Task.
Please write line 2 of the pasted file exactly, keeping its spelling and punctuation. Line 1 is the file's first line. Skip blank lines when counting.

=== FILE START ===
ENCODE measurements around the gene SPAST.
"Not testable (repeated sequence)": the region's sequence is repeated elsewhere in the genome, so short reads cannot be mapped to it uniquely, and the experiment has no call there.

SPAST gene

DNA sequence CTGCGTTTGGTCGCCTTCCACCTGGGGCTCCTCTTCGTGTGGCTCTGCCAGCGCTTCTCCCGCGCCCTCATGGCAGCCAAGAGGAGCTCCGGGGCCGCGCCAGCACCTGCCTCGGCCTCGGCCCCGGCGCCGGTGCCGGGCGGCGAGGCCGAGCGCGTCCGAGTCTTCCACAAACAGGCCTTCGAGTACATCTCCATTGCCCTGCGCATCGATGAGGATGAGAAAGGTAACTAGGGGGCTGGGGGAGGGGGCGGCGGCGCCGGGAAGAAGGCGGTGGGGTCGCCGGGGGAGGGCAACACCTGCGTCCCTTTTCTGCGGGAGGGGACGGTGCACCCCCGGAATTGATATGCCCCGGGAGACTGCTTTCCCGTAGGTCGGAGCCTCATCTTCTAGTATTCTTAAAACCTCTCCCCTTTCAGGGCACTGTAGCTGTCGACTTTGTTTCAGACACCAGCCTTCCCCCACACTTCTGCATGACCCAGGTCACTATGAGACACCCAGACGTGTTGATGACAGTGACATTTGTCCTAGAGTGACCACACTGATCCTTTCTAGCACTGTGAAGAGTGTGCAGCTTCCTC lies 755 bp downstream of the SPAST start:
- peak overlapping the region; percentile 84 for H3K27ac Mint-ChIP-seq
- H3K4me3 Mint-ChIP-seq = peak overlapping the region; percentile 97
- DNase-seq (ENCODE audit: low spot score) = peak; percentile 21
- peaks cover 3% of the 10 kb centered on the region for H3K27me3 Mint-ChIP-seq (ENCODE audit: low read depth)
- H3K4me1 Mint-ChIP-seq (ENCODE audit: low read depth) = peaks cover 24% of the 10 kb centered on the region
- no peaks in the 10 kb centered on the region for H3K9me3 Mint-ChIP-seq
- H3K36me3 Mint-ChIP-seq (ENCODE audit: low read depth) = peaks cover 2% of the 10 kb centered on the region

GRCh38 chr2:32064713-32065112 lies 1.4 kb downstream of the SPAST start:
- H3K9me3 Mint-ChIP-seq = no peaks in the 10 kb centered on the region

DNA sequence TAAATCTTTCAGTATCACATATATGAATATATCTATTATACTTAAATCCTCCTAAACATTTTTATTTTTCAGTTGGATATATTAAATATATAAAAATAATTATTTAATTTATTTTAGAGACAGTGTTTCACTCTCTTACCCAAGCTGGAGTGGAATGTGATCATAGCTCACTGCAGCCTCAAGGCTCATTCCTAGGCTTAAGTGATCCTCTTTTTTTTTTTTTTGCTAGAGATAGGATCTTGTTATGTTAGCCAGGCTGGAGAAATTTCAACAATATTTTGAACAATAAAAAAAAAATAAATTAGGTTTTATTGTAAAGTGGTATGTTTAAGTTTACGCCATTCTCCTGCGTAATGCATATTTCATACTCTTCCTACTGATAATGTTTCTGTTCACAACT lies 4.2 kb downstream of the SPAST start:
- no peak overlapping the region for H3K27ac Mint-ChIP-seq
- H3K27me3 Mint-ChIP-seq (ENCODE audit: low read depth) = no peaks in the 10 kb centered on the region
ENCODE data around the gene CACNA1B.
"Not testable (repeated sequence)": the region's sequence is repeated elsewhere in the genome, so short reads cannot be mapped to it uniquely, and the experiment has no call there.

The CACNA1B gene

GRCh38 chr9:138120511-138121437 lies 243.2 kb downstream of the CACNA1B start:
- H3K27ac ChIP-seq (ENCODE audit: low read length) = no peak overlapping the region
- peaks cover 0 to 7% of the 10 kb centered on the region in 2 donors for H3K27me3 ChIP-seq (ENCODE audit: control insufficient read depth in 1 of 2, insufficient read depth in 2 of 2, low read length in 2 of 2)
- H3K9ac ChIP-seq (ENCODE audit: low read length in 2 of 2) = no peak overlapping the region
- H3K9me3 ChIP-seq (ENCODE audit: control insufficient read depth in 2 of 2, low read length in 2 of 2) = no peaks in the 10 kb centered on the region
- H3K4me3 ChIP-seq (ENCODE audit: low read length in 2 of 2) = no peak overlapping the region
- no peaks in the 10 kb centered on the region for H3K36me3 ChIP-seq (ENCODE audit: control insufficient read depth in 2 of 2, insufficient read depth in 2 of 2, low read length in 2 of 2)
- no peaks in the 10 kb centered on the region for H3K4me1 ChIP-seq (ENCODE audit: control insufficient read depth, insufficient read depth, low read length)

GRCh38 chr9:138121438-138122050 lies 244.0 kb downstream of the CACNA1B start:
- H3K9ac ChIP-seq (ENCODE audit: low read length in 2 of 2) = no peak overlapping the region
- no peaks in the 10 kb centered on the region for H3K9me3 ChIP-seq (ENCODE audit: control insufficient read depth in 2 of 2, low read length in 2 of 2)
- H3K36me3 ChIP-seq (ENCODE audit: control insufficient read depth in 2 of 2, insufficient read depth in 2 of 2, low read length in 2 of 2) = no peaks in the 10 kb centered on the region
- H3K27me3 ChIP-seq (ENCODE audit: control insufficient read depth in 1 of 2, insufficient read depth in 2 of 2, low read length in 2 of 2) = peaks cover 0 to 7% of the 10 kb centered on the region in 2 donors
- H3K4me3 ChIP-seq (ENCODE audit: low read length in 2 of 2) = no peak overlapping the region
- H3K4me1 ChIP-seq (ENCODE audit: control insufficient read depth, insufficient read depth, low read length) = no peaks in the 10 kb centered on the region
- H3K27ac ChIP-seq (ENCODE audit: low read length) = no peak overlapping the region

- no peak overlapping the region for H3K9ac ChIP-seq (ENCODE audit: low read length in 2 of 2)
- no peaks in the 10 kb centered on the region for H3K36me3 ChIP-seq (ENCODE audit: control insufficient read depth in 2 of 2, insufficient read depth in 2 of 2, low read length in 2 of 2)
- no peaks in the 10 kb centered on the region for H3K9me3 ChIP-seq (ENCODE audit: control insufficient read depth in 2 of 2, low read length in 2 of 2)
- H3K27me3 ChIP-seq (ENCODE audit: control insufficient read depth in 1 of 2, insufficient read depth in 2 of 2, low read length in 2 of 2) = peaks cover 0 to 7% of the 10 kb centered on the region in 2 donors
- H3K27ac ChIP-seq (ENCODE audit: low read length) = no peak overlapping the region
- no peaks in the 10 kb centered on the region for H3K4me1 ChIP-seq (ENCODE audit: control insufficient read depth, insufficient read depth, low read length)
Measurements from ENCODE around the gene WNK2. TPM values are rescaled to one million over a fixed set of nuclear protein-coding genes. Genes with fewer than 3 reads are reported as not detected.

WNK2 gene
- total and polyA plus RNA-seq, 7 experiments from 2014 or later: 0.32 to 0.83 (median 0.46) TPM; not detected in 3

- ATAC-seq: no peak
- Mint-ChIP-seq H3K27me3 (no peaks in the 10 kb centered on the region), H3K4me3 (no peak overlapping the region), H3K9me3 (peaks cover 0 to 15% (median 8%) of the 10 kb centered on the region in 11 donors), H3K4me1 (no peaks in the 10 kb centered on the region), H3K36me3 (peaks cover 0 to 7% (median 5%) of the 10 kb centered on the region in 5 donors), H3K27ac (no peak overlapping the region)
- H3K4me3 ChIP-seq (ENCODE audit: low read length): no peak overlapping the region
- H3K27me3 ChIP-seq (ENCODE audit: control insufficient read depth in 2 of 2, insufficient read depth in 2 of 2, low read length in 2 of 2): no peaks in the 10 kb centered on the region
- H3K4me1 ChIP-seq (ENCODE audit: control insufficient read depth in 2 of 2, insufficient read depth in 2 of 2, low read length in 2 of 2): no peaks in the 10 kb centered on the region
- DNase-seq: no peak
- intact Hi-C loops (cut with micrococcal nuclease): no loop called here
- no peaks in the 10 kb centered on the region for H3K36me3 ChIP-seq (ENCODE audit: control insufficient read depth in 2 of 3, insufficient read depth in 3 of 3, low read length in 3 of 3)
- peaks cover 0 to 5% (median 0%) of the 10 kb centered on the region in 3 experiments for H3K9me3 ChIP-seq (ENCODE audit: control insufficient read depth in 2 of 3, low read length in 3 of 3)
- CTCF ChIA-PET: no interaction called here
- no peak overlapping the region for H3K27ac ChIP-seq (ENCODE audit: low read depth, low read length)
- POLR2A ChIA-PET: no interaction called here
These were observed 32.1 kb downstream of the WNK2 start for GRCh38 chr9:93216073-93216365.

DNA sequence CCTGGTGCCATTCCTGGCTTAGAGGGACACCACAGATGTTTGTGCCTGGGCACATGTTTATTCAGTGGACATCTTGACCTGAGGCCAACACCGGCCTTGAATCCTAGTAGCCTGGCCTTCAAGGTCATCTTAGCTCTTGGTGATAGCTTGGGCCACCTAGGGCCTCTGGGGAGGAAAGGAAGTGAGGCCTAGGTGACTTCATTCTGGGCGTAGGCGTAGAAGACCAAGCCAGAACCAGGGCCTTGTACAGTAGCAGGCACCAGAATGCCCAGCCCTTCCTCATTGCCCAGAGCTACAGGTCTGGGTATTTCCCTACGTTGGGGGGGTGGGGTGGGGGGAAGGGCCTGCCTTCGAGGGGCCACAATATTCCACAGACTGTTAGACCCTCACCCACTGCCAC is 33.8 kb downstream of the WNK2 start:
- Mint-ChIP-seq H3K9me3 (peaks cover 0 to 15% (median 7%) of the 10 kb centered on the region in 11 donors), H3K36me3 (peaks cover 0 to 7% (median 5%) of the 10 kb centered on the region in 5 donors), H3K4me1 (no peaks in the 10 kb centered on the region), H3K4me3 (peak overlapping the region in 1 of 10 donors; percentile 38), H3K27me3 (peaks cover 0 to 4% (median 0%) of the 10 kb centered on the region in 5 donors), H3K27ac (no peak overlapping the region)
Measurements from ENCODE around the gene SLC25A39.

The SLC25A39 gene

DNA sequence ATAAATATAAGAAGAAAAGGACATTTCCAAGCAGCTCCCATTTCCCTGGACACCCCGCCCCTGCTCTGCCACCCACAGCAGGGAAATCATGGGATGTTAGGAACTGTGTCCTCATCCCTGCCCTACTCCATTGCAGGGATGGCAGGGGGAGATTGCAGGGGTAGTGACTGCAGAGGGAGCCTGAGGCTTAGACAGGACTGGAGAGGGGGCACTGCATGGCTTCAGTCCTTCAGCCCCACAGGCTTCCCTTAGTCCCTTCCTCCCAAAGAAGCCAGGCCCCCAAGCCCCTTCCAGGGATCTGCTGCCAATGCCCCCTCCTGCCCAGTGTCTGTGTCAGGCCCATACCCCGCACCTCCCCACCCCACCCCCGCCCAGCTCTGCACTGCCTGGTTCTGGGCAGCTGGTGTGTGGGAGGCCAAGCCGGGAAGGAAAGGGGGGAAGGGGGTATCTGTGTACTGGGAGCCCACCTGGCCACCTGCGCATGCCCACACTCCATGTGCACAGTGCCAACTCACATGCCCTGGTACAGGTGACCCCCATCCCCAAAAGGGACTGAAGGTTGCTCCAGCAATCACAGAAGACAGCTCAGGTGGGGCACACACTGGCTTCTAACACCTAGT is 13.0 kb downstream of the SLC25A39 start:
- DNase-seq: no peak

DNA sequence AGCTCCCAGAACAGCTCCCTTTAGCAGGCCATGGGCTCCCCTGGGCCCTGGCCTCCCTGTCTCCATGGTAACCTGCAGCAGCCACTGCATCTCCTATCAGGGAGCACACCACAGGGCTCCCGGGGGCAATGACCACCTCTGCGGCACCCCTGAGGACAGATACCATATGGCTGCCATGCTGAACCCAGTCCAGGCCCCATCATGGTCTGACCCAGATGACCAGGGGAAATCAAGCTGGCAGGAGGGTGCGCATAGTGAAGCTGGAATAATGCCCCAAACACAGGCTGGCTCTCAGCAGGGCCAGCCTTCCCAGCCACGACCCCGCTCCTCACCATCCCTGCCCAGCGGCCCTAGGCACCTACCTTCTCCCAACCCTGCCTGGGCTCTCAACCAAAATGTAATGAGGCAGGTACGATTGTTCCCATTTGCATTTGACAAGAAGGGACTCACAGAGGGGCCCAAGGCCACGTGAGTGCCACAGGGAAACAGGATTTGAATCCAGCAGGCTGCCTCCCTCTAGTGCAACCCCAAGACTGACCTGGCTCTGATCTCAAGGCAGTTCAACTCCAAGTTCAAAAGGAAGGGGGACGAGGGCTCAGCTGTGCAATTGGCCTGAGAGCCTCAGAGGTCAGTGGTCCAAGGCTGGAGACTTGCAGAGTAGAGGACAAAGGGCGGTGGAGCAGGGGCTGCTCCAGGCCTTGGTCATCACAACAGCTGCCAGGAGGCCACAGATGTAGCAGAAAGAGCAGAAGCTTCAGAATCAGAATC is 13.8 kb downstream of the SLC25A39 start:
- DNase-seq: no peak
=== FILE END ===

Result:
"Not testable (repeated sequence)": the region's sequence is repeated elsewhere in the genome, so short reads cannot be mapped to it uniquely, and the experiment has no call there.